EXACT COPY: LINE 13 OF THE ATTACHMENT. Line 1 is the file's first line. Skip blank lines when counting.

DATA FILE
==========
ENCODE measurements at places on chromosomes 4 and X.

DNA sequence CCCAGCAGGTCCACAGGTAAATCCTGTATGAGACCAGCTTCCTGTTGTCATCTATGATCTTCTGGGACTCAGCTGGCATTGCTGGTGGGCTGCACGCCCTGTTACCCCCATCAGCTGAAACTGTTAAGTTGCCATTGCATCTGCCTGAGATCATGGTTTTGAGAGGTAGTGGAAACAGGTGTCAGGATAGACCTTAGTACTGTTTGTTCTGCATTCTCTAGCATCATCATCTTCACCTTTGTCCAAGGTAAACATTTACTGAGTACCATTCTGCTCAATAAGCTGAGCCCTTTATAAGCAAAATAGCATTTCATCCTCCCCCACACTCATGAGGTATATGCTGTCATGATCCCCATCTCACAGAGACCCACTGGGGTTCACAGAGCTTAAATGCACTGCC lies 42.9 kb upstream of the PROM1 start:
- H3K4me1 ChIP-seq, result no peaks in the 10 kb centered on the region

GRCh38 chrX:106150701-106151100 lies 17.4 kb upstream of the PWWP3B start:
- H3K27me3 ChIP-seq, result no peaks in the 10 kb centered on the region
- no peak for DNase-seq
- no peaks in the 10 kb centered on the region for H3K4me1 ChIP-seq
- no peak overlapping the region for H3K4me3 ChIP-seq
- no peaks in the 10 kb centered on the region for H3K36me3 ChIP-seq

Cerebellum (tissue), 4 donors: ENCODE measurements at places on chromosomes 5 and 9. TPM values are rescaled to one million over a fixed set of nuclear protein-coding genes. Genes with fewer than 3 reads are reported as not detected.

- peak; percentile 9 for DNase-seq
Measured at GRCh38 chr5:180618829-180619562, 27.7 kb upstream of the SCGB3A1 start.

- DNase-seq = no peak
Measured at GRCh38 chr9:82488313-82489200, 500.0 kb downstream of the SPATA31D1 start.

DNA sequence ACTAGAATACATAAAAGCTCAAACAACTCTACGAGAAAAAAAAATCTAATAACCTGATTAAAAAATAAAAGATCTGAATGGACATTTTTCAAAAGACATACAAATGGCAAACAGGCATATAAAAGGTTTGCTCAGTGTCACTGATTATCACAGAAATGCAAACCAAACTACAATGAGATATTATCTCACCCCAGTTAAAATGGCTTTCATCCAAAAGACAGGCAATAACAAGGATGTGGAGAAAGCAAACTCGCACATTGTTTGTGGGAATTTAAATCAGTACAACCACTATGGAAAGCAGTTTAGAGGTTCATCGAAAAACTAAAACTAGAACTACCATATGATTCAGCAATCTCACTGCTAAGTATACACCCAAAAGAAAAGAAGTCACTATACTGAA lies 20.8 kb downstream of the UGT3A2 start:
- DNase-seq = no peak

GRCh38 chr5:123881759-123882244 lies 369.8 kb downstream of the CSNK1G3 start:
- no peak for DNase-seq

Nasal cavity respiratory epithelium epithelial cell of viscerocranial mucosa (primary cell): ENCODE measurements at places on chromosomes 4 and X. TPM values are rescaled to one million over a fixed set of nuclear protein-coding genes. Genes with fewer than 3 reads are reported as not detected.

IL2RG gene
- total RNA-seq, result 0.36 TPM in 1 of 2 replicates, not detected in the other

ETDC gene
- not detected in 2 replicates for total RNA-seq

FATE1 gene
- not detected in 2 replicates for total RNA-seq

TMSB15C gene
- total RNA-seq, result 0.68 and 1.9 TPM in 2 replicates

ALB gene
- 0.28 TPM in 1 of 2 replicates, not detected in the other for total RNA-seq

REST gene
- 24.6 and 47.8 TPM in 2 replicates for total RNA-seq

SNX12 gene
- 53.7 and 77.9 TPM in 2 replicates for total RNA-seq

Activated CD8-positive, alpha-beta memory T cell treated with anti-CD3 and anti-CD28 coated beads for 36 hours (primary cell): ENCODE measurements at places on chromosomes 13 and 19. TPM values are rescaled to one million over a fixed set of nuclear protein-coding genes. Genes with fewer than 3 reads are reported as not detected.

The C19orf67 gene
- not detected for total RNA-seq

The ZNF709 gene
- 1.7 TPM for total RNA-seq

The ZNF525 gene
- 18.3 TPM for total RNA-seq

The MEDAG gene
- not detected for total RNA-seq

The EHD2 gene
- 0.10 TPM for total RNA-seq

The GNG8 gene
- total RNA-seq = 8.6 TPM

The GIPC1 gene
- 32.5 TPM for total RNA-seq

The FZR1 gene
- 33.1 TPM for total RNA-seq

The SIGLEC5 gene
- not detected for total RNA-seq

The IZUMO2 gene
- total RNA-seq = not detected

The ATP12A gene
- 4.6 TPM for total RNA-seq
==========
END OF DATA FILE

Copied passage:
- DNase-seq = no peak